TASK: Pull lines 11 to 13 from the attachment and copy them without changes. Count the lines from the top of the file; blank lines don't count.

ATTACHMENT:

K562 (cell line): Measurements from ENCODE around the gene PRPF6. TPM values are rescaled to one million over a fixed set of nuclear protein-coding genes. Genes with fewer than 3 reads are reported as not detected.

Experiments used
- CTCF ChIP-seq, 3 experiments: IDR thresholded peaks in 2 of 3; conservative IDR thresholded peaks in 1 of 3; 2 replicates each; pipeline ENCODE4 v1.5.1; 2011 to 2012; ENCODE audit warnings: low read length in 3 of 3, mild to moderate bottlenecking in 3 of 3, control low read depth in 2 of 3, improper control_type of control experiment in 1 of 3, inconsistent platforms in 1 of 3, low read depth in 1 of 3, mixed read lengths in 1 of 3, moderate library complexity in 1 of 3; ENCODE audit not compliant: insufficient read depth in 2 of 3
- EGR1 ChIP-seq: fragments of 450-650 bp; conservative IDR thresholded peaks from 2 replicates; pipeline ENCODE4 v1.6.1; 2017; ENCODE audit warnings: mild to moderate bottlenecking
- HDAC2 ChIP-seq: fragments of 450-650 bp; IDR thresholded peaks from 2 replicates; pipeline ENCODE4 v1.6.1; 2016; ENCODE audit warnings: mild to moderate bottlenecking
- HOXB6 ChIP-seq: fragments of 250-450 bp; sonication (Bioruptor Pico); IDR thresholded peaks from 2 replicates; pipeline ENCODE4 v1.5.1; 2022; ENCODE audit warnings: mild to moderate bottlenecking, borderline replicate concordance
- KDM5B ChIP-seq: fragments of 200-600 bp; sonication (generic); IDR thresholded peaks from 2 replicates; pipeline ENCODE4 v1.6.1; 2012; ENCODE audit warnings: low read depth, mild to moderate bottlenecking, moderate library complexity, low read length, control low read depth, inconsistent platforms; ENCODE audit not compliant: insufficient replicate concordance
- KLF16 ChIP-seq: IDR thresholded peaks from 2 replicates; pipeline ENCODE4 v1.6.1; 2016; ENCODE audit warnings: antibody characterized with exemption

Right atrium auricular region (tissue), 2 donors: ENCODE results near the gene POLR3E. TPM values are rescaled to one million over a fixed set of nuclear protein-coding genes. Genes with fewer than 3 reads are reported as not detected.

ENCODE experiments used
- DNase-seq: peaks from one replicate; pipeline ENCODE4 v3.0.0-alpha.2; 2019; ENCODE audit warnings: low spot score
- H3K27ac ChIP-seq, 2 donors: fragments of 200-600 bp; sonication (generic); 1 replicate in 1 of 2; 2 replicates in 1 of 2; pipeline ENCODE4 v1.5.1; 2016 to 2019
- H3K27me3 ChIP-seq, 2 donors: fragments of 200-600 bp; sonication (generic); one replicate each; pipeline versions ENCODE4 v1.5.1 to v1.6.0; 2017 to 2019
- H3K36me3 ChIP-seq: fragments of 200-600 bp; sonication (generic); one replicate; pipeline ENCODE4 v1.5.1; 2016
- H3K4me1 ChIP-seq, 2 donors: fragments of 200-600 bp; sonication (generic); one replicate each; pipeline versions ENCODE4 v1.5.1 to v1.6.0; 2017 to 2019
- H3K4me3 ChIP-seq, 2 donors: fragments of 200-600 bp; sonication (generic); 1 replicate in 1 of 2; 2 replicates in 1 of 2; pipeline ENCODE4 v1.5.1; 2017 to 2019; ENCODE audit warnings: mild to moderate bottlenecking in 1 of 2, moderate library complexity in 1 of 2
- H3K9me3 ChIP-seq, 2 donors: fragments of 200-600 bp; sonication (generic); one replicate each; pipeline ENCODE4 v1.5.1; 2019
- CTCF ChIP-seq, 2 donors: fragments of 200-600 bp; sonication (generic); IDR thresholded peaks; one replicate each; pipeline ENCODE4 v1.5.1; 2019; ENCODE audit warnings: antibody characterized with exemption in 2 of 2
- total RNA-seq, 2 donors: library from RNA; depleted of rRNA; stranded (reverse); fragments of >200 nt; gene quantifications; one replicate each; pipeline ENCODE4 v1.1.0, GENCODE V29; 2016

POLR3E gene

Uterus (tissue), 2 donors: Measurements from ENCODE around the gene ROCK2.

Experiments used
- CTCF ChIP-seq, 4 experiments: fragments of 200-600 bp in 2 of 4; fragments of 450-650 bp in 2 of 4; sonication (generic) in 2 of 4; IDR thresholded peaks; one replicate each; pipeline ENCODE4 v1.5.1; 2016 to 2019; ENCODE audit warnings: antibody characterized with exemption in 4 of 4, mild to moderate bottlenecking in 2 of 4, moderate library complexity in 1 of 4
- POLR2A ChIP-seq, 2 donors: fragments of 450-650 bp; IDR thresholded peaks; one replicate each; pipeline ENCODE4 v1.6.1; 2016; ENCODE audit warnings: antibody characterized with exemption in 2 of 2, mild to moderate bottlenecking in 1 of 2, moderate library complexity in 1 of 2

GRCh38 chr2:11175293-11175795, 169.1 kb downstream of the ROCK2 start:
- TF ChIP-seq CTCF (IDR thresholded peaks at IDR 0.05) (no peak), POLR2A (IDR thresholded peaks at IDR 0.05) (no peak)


- DNase-seq: peaks from one replicate; pipeline ENCODE4 v3.0.0-alpha.2; 2019; ENCODE audit warnings: low spot score
- H3K27ac ChIP-seq, 2 donors: fragments of 200-600 bp; sonication (generic); 1 replicate in 1 of 2; 2 replicates in 1 of 2; pipeline ENCODE4 v1.5.1; 2016 to 2019
- H3K27me3 ChIP-seq, 2 donors: fragments of 200-600 bp; sonication (generic); one replicate each; pipeline versions ENCODE4 v1.5.1 to v1.6.0; 2017 to 2019